United Nations Secretary-General Kofi Annan will on Wednesday play host to US President George Bush, Russian President Vladimir Putin and Chinese President Hu Jintao.
He will also meet nearly 50 prime ministers, including Britain's Tony Blair, France's Dominique de Villepin and Japan's Junichiro Koizumi during the three-day gathering.
The world leaders will be tasked with endorsing the 35-page reform document approved by the UN General Assembly after months of hard bargaining.
The reform package sought to strike a balance between fighting global poverty and battling terrorism, while promoting human rights, preventing genocide and UN management reforms.
But Annan will lead the summit under the cloud of the oil-for-food scandal that has tarnished his image and that of the world body.
An independent panel last week cleared the UN chief of ethical lapses, but documented administration failings and evidence of corruption in the UN's $100-billion humanitarian scheme.
No disarmament agreement
The package agreed to on Tuesday showed how far apart rich and poor nations remained on how to approach a host of issues, including human rights, UN management practices, and disarmament, which was left out altogether.
Annan (L): Failure to agree on
disarmament a real disgrace
"We didn't get everything we wanted," said Annan, who had presented a much-more ambitious plan to reform the institution. "But we can build on it," he added.
Annan said that the failure to find common ground on disarmament was "a real disgrace".
US officials had pushed hard for UN management reforms and the creation of a new Human Rights Council.
US Undersecretary of State Nicholas Burns also said Washington "didn't get everything we wanted", adding that it "had to compromise".
Burns said that it is "not a 100% victory, but it's a very good beginning... There is some unfinished business. We have to come back in a few months."
Britain's UN envoy Emyr Jones Parry said on behalf of the European Union that the compromise document "is a tremendous achievement".
"It means that the summit can start on a correct basis," he added. "For us the challenge will be ... to actually maintain the progress of what has been agreed today."
Non-governmental organisations, which have been monitoring the negotiations, complained that the proposed reforms were not bold enough.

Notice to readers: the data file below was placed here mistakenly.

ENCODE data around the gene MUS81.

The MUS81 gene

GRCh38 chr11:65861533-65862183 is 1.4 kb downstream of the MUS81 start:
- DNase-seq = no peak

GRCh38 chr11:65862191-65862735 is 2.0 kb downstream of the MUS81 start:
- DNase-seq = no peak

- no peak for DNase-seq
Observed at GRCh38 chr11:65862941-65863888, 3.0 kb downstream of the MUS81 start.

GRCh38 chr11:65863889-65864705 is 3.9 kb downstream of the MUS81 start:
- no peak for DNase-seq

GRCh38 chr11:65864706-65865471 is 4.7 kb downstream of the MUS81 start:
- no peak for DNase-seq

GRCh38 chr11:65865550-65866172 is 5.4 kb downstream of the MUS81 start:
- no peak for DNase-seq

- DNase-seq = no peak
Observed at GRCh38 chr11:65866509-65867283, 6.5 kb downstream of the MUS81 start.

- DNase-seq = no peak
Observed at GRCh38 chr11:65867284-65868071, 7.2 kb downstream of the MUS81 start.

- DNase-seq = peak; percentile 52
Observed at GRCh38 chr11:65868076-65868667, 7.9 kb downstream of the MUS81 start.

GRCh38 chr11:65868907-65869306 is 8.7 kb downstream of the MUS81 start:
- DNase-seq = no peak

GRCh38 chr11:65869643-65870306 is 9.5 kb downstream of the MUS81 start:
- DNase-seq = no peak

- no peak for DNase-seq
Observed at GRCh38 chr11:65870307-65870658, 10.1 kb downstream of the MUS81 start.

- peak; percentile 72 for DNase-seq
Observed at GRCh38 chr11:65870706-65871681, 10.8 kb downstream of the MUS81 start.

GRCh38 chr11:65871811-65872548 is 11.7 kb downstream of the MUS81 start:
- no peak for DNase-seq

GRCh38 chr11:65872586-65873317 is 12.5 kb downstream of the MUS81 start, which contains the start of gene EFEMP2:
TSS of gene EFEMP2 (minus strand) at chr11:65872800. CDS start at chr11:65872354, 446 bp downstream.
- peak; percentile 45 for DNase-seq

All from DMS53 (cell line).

"In terms of an ambitious moment, we haven't got it," said Nicola Reindorp of the British charity Oxfam International.
"If this was meant to be the big moment of governments reviewing how they are going to achieve the Millennium Development Goals, by any stretch of the imagination they failed on this point"
"If this was meant to be the big moment of governments reviewing how they are going to achieve the Millennium Development Goals, by any stretch of the imagination they failed on this point."
The reform document was approved on Tuesday as Swedish diplomat Jan Eliasson succeeded Gabon's Jean Ping as chairman of the incoming General Assembly's 60th session.
On the sidelines of the summit, the leaders were to hold a series of bilateral meetings.
Bush was to meet with Blair, his closest ally in the war in Iraq, attend a UN Security Council summit, and attend the launch of the UN Democracy Fund, which aims to help countries hold elections.
The US leader was also to discuss the Middle East peace process with Israeli Prime Minister Ariel Sharon in their first meeting since Israel's "disengagement" from the Gaza Strip.
Blair's "incitement" initiative
In the meantime, Bush, Hu, Putin, Blair, Koizumi and de Villepin are among those due to participate in a rare high-level meeting of the 15-nation UN Security Council at which a resolution on the "incitement of terrorism" is to be adopted.
"The resolution's sponsors have made it easy for abusive governments to invoke the resolution to target peaceful political opponents, impose censorship and close mosques, churches and schools"
Kenneth Roth, Human Rights Watch executive director
The meeting coincides with a UN gathering in New York of some 150 world leaders to address the challenges of global multilateral action in the 21st century.
The global initiative on terrorism was proposed by Blair, who is pursuing a similar crackdown in Britain following July attacks by four bombers who killed themselves and 52 others in London.
Saying the attacks had altered the British landscape, Blair on 5 August put forward plans to ban two Islamic groups and empower the authorities to expel or exclude foreign nationals who allegedly "incited violence or glorified terrorism".
But the New York-based Human Rights Watch said the resolution, which has eight co-sponsors, would give governments a pretext to suppress peaceful expression.
Open to abuse
The proposed resolution offers no definition of what constitutes "incitement to commit" terrorist acts and urges governments not only to outlaw such actions but also to "prevent such conduct".
"Those who incite others to commit terrorism must be prosecuted.
"But the resolution's sponsors have made it easy for abusive governments to invoke the resolution to target peaceful political opponents, impose censorship and close mosques, churches and schools," said Kenneth Roth, Human Rights Watch executive director.